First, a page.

• Sandwich a weakness between strengths. Notice that the answer above starts and ends with positive results.
  • Mention a weakness you’ve largely overcome already. If you take this approach, be careful not to sound like you’re dodging the question. Be authentic.
  • Address a weakness the employer is already well aware of, for example lack of a certain qualification, while making the case for your ability to obtain that qualification and/or excel without it.
  • Name a skill you lack that is so cutting edge that the very fact that you’re concerned about it shows that you set high standards for yourself.
  • Don’t disqualify yourself by bringing up a weakness that casts serious doubt on your ability to do the job. For example, if you’re interviewing for a job as a project manager, don’t say you lack assertiveness.

Try out your answer on a friend or an interview coach, and ask for feedback. Does your answer to “What’s your weakness?” show that you’re a mature professional who knows he/she is not perfect but is constantly growing and gets great results?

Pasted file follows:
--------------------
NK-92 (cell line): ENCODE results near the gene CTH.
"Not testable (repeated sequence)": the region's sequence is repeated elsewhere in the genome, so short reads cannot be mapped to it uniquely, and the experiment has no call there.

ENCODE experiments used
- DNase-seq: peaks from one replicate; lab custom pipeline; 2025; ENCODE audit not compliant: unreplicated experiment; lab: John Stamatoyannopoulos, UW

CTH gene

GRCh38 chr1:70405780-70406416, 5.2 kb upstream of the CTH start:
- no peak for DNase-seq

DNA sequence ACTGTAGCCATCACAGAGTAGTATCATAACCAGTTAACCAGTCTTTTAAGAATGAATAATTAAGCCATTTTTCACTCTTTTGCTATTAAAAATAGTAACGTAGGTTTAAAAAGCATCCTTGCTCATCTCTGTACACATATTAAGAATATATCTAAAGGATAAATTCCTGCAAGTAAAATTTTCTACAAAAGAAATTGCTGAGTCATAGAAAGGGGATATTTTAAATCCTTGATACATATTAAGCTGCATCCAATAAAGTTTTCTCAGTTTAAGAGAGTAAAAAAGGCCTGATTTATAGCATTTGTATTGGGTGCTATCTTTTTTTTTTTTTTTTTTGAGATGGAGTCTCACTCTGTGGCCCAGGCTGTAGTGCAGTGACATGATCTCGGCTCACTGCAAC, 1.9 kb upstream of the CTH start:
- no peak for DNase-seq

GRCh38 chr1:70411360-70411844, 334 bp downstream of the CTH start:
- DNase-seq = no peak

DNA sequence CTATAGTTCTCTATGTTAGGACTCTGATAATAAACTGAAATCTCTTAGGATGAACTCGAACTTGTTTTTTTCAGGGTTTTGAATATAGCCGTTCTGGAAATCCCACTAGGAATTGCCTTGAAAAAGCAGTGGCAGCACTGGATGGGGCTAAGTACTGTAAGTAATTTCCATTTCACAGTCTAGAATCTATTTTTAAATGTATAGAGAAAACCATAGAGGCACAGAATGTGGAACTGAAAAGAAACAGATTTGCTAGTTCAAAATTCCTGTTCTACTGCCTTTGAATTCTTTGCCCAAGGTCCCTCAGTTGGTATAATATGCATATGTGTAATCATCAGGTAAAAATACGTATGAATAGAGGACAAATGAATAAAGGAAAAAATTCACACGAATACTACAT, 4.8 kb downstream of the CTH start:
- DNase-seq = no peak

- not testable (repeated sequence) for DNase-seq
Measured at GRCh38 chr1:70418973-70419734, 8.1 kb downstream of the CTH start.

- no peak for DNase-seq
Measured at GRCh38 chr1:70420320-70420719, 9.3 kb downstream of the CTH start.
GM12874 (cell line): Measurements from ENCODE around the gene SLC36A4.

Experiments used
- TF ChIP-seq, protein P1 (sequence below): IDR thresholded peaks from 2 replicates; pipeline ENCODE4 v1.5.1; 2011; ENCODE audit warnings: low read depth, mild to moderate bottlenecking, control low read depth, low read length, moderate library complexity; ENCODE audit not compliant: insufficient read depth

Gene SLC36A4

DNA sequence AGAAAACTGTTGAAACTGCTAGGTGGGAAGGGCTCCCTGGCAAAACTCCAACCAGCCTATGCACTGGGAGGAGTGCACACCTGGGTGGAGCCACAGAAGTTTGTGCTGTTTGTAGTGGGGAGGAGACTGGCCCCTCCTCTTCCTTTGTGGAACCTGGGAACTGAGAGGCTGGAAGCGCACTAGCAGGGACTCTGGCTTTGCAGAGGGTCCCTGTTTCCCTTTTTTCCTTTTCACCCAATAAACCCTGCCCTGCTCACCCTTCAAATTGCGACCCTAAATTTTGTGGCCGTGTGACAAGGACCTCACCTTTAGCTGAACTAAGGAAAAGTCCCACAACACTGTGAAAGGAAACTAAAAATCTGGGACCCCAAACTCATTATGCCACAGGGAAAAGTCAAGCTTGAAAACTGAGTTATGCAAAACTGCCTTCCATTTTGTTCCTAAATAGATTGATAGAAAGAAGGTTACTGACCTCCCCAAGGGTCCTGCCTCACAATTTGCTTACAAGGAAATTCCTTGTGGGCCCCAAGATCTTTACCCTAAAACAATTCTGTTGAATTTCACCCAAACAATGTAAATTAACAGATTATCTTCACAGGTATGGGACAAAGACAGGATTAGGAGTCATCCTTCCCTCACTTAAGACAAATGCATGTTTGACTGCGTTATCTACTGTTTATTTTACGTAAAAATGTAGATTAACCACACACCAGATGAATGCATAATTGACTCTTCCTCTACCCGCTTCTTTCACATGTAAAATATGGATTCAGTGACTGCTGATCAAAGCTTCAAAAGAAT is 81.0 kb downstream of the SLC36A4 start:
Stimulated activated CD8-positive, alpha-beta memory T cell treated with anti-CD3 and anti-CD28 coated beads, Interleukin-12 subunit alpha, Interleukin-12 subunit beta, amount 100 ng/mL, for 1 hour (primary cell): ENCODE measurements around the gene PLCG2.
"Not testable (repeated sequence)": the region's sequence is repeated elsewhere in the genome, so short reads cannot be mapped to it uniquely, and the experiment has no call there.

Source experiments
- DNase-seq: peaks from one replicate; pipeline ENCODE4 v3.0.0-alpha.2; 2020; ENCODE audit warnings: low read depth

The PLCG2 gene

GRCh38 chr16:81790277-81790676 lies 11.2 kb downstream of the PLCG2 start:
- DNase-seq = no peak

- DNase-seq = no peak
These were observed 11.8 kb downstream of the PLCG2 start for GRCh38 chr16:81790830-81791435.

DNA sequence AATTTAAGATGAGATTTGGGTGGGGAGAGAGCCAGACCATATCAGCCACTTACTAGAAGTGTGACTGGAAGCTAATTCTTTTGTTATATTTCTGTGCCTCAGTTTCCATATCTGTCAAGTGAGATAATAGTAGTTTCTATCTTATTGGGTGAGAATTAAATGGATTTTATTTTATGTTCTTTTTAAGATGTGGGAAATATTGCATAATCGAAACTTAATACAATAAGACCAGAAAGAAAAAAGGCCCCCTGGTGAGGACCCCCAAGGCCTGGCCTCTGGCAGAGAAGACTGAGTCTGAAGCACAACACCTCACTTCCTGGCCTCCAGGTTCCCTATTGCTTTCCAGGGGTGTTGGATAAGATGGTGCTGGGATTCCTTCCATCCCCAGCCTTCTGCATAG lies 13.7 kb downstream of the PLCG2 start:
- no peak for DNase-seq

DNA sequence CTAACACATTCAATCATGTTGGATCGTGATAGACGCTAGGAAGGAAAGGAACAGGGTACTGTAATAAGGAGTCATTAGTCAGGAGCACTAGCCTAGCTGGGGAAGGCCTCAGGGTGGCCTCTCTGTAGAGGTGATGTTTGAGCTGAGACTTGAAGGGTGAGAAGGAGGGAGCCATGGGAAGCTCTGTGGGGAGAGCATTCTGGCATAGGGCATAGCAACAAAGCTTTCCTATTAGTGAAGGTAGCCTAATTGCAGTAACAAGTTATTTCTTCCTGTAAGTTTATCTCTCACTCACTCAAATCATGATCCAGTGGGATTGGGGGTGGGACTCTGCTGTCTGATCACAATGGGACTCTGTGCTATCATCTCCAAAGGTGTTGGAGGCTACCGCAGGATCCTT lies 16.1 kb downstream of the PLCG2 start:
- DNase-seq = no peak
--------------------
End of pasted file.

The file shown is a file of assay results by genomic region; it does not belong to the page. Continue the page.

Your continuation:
Interview Follow-up: Another Way to Stand Out!

Interview Follow-up: Another Way to Stand Out!Following up after your job interview is more than just a formality and a matter of common courtesy.

More than 75% of interviewers said a thank-you note has an impact on their decision-making process, according to a survey by TheLadders.

What your follow-up can achieve:

  • Reinforce the employer’s memory of you – your brand, your unique selling proposition. 
  • Demonstrate your continuing interest and excitement about the job and the company.
  • Help resolve any concerns the interviewer expressed.
  • Build on things that went well – for example, saying a bit more about an accomplishment or skill the interviewer seemed especially impressed by.
  • Demonstrate your follow-through, communication and people skills.
  • Make you stand out. If five people interviewed for a job, three didn’t send any note, one sent a boring, generic note, and the fifth sent a dynamic and memorable note reinforcing their brand – who’s looking good?

Here’s an example:

Hello Mr. Williams,

Thank you very much for making time in your busy schedule to meet with me yesterday.

As I said then, I’m convinced that this dynamic role and the projects coming up are a great fit with my proven skills in automating procedures and collaborating across departments to improve productivity. You may recall the example of the reporting process I streamlined at Simple Solutions.

Since we aren’t connected on LinkedIn, I’m not sure you’ve seen the recommendation there from my former manager, Maria Liu: “… Meredith has an amazing way of saving time for her team, with significant impacts on productivity….” [You could even refer to an attached screen shot, PDF or printed copy of your recommendations, if it seems appropriate.]